The biggest city on the east coast, HUALIEN (花蓮; huālián) sits on a mountain-fringed plain 26km south of Taroko Gorge, making an ideal base for expeditions to Taroko National Park. It is also one of the world’s major producers of marble, and elegant stonework is used liberally all over the city to adorn temples, pavements, the airport and even the train station. The relatively large number of tourists passing through give Hualien a laid-back, holiday-town atmosphere, with a growing number of pleasant teahouses and attractive restaurants where you can try delicious local specialities, as well as a handful of absorbing temples and an inexpensive stone market.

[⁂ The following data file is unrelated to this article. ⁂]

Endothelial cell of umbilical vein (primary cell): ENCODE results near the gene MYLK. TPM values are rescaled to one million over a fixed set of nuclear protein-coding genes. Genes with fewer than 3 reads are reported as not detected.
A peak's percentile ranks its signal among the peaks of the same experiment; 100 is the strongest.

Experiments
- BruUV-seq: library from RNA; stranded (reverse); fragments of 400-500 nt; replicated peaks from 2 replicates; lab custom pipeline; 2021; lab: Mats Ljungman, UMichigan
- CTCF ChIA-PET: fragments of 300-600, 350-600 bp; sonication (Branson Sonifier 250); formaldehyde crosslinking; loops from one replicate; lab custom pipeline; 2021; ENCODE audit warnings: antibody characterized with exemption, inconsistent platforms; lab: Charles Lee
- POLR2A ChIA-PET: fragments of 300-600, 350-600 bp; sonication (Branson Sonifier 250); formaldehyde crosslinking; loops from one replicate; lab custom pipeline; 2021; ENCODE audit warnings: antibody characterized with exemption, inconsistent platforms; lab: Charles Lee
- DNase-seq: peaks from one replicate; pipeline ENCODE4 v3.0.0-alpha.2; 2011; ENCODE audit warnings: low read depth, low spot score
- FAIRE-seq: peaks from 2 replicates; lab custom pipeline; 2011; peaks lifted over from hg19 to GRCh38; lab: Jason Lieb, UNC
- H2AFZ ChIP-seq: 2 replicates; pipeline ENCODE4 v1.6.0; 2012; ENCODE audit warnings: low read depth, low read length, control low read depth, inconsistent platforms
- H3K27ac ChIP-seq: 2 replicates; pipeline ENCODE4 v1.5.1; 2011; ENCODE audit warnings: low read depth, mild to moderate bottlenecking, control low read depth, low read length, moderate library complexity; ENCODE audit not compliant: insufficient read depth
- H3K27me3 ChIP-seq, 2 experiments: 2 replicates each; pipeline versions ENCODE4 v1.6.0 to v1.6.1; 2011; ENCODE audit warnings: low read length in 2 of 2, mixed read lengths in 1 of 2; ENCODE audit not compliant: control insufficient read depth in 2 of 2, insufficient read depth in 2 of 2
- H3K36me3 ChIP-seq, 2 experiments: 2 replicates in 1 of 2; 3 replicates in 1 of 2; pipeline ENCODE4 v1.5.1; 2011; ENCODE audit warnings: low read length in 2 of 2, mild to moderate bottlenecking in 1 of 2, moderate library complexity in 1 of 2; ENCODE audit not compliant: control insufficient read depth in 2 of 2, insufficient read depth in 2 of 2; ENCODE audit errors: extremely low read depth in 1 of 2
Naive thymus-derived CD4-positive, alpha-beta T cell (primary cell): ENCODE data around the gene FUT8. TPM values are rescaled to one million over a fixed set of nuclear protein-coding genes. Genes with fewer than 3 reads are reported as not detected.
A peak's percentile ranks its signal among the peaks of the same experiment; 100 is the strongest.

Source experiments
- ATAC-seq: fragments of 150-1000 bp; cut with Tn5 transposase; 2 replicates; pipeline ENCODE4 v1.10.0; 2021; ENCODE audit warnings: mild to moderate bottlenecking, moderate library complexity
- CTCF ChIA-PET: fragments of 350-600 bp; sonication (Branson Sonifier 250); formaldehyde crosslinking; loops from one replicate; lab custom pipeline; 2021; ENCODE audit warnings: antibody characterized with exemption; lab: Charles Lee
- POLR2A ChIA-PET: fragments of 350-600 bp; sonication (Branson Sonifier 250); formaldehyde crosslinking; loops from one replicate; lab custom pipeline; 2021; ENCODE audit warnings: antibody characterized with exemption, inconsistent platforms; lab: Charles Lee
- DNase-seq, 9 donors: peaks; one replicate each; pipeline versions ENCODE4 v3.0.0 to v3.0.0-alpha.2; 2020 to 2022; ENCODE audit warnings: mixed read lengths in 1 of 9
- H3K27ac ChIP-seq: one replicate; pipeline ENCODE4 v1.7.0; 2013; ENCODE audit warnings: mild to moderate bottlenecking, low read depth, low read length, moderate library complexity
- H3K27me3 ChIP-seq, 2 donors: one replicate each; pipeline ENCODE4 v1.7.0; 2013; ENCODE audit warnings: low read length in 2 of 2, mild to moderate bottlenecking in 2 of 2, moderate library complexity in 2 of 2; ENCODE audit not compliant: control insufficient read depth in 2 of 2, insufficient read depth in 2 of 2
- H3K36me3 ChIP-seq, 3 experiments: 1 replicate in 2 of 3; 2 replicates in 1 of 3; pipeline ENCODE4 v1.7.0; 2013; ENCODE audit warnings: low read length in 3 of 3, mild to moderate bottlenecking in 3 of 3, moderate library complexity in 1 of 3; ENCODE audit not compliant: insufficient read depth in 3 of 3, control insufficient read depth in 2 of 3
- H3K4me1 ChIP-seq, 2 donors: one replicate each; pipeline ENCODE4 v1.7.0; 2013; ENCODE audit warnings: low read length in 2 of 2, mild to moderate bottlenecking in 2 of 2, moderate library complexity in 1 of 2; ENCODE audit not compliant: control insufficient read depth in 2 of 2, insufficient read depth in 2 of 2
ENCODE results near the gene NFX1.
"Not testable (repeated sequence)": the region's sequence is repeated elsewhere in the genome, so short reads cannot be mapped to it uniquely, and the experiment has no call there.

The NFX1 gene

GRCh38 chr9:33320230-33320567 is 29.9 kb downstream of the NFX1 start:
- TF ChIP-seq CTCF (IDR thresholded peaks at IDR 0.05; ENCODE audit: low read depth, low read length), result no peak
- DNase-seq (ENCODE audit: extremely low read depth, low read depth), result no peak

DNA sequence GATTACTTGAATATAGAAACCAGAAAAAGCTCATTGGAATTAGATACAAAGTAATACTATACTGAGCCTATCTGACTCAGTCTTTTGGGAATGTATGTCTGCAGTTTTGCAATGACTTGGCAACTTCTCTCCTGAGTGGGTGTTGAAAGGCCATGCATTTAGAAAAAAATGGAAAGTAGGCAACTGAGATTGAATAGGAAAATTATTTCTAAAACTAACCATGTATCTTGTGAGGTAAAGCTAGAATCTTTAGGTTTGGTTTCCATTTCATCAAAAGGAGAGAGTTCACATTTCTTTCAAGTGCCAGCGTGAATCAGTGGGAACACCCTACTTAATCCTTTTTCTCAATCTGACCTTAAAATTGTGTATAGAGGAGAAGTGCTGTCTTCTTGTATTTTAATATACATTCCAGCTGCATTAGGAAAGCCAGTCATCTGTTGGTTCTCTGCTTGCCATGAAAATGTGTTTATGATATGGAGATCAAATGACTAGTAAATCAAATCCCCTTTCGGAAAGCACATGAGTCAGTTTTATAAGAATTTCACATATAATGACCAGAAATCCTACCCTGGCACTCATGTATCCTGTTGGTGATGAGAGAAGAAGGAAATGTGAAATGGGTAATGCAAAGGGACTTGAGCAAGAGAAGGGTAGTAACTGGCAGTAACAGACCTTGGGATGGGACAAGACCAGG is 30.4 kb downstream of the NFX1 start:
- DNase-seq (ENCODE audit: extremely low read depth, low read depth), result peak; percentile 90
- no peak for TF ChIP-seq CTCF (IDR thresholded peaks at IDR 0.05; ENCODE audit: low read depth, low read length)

Hualien has a relatively short history, making it something of a frontier town: Chinese settlers from Danshui established the first village in 1851, but conflicts with various aboriginal tribes, including a fierce battle with the Sakizaya, resulted in the colony being abandoned twice and only in the 1890s did a permanent settlement take hold. The Japanese had a strong impact here, the region becoming an immigration zone for poor Japanese families during the occupation era, but Hualien remained a remote place for much of the twentieth century: it wasn’t until the 1920s that the Japanese hacked out a road to replace the old track up the coast to Suao; the Central Cross-Island Highway was completed in 1960; and the rail line from Taipei opened in 1980. Today Hualien is a city of 110,000, unique in having almost equal numbers of Hakka, Hoklo, mainlander and aboriginal citizens: the last group are primarily Atayal and Ami.